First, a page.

Then came basketball season which showed me what team sports could be: A good coach, the best on the island, took over the team and magic happened, as it does when a good teacher or coach leads. Everyone had playing time, no matter their playing ability. There was camaraderie and friendship and laughter as the boys tumbled into the backseat. The Kid had a ball. My fondest memories of that year of turbulence and change where I was signing papers and going in and out of court finalizing the divorce revolved around The Kid’s basketball practice and games. An old friend, E, from decades prior stepped off the plane the day after my divorce was final, and for the first time ever, myself and The Kid enjoyed a family life that we had always wanted to have, but had never experienced. We laughed together and E cooked dinner every night and we became during those brief months, a little unit of our own. A former student athlete himself, E told The Kid he had to have protein the night before the game and the morning of, diligently prepared him meals, and together we shuttled The Kid and sometimes other boys in the back of the car to late afternoon practices and morning games. E chatted to parents and the coach. We cheered from the sides and in our own way, were part of the crowd and suddenly I was experiencing with joy and celebration all aspects of heteronormative youth sporting event participation and such involvement was fun. The Kid and I have fond memories of that time. E showed The Kid what it meant to have man be kind to his mother and take interest in his activities. It was also where I saw the fallout from the divorce begin to manifest through sports.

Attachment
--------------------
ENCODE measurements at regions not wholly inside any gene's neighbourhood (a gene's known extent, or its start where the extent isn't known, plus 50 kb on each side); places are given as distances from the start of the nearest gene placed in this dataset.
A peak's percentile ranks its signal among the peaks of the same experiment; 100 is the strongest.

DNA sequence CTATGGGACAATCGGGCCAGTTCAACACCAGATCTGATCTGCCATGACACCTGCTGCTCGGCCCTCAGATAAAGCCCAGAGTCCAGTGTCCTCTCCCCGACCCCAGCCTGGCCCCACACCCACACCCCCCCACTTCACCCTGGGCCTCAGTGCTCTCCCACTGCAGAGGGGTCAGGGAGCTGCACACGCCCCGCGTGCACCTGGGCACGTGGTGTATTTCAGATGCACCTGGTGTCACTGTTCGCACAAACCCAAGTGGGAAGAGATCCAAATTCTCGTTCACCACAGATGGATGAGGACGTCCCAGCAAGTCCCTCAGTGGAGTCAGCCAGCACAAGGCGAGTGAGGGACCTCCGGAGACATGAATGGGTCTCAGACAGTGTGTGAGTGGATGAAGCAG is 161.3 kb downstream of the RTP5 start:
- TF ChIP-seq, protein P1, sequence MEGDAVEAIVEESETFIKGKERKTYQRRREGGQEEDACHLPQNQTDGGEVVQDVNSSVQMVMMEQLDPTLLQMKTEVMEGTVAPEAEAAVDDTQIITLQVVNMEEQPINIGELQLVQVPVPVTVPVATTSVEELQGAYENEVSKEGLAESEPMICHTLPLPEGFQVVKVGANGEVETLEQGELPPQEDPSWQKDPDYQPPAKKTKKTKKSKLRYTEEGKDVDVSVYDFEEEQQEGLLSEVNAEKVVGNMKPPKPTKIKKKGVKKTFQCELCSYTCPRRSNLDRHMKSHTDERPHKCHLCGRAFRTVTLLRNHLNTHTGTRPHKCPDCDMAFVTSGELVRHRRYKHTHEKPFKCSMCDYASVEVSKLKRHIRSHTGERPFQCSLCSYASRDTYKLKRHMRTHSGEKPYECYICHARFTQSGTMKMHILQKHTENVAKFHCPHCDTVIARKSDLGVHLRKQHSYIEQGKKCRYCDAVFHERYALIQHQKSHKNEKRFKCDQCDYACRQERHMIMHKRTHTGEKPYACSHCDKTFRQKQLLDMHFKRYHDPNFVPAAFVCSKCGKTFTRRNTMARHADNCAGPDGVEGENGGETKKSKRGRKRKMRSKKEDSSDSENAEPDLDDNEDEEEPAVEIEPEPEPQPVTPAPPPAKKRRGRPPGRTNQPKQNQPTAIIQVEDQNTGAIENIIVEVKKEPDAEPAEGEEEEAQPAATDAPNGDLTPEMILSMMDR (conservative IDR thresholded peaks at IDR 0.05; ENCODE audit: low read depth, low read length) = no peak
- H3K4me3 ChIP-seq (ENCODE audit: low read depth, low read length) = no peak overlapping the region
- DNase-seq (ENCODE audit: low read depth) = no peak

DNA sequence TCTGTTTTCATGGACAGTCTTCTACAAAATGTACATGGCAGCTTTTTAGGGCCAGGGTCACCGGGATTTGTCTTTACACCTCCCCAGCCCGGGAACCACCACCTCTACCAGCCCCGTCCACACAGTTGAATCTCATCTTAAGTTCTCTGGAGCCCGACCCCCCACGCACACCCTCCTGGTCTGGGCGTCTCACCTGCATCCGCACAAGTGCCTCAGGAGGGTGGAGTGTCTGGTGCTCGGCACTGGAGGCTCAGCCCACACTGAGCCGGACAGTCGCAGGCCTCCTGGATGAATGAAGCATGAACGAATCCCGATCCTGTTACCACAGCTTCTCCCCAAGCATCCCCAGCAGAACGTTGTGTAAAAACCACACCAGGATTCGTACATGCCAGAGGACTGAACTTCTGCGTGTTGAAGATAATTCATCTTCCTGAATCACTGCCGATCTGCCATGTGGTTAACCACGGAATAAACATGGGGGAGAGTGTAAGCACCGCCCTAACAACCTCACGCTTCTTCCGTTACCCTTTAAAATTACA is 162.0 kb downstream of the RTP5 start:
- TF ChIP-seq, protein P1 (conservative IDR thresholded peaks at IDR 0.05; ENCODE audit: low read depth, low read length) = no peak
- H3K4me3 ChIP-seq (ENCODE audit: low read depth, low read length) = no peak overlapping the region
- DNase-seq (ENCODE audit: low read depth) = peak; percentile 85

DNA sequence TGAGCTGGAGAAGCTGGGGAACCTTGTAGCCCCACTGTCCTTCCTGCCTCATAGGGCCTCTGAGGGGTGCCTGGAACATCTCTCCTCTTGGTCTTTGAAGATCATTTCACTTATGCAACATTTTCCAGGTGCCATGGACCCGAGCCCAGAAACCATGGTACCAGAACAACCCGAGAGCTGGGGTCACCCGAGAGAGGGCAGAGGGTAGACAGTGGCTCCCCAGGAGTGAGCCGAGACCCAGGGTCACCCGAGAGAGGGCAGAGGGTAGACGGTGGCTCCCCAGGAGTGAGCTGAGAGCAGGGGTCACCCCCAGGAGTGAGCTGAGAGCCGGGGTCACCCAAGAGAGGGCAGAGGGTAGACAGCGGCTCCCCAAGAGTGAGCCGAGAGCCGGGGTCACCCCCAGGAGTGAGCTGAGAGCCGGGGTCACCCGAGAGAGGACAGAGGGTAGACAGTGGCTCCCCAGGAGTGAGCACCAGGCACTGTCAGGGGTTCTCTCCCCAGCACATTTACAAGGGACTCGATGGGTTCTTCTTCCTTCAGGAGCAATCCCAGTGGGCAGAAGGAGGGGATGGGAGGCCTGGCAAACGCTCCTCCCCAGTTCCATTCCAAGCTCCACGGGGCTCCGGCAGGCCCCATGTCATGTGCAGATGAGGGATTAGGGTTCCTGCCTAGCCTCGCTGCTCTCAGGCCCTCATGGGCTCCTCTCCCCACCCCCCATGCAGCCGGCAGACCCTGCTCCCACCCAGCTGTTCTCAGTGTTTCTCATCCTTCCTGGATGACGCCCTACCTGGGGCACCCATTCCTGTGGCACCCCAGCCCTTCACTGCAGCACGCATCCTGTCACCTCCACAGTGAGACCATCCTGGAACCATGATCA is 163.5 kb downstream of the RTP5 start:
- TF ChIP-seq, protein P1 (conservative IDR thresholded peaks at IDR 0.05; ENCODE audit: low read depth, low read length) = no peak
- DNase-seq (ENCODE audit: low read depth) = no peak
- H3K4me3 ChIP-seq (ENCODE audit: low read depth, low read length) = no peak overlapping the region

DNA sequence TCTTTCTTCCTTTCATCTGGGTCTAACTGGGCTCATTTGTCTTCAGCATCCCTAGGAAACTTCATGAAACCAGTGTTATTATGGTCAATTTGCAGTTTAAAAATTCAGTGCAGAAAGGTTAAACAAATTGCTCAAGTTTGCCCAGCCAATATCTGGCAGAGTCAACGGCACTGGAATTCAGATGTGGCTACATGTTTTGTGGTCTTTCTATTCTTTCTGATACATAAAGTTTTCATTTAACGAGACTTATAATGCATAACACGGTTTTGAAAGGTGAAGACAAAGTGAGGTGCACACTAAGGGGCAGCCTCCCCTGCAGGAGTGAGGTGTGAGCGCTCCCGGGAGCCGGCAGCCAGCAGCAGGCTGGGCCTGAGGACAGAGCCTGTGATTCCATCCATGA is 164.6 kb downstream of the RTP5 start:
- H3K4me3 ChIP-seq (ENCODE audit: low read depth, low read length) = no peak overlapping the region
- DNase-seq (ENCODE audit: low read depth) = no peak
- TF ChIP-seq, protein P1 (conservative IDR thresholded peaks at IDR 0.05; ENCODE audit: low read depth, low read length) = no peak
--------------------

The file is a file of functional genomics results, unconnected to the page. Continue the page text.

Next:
“That guy I played with today called me a rich kid, because I’m going to XXX school,” The Kid said defiantly.  As a teacher, my child received tuition exemption. There was no other way he would be attending.

“What happened?” I asked.

“I asked him where he lived. He lives on XXX where those big houses are. I asked him how many bedrooms he had in his house. He said four. I said I live in a one-bedroom cottage,” said The Kid.


“Then I beat him on the court,” said The Kid defiantly. “Screw him. But he’s OK. Now we’re friends.” The jockeying for dominance. The have and the have-nots. Loss had become more acute in his mind. He did not have a house anymore. He had a lost a family. There was upheaval, envy, anger, and confusion. The divorce, as far as The Kid was concerned, was not only a split up, it was a new way of socially framing himself in every arena of his life.

“Mom, am I a poor kid now? I think I was kind of a richer kid before.”

“What makes you say that?”

“I don’t have my own bedroom. I sleep in the living room.”

“You’ll get a bedroom. Don’t worry. You’re not poor.”

Circumstances shifted upon return to Honolulu. The Kid got a bedroom, but basketball at a big public middle school was no longer a friendly well-organized sport. The Kid left the first day of middle school tryouts. He had loved the coach and playing on his team before, but now he was intimidated: “I’m not doing this.”